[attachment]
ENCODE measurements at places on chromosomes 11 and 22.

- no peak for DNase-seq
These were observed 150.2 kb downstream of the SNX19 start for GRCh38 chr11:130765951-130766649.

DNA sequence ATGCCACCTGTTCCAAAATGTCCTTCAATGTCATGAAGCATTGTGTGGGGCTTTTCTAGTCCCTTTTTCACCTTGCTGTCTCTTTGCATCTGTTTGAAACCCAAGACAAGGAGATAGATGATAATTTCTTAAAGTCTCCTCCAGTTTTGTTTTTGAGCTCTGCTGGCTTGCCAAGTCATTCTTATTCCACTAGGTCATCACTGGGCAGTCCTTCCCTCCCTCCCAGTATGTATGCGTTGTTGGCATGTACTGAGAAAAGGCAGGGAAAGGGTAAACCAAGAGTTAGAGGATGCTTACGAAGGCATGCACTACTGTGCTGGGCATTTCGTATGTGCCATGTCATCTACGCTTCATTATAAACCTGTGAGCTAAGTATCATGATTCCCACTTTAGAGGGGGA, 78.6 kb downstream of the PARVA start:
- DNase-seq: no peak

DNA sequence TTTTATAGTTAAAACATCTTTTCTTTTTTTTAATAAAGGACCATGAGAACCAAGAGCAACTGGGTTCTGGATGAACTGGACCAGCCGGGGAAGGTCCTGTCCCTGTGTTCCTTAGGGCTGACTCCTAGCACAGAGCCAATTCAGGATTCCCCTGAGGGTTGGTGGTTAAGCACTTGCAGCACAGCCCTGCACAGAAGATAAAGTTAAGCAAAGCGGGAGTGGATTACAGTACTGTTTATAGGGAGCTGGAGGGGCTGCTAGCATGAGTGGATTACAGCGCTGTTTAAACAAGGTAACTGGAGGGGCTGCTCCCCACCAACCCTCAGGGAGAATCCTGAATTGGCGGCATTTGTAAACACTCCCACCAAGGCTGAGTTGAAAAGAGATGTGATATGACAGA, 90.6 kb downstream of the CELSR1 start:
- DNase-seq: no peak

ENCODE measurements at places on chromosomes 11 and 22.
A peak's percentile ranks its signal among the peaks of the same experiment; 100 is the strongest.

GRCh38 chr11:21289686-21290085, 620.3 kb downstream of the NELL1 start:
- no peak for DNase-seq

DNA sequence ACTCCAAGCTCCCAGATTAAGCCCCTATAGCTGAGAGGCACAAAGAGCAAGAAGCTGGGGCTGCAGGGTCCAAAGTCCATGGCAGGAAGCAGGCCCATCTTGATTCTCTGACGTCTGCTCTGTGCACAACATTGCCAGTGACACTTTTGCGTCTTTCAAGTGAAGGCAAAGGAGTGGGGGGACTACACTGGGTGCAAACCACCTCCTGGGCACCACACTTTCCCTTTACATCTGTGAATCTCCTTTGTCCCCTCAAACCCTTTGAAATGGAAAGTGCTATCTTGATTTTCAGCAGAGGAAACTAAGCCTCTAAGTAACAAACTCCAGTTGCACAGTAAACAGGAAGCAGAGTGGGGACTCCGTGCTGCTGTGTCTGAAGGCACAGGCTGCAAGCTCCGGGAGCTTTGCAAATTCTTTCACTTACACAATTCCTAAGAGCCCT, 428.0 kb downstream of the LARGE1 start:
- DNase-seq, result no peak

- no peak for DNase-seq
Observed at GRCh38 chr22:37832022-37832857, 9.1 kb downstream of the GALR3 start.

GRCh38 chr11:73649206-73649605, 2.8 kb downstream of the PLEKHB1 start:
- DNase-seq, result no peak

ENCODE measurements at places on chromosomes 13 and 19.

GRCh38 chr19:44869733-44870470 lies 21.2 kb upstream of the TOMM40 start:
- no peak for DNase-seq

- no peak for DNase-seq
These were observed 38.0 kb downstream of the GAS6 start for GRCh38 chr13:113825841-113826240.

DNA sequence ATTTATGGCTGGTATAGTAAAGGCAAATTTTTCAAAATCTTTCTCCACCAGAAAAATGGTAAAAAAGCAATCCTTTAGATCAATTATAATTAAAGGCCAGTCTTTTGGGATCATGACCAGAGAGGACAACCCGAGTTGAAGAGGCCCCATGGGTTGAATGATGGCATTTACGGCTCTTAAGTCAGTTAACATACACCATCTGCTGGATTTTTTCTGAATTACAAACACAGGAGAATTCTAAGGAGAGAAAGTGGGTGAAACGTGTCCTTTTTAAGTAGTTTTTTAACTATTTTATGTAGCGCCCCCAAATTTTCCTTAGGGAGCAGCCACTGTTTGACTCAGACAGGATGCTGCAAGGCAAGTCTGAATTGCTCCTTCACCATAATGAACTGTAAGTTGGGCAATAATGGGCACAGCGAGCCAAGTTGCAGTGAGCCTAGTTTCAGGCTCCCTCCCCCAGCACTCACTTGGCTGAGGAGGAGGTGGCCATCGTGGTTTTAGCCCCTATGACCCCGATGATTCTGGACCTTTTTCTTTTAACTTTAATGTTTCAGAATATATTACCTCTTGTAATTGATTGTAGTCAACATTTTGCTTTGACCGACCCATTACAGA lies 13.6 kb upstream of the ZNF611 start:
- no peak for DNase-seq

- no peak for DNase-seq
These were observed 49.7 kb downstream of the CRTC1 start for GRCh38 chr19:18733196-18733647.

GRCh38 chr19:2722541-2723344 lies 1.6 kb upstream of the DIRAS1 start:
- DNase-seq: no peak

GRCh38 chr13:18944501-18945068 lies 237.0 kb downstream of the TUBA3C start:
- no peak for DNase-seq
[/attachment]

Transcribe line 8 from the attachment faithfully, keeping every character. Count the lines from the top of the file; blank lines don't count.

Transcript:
ENCODE measurements at places on chromosomes 11 and 22.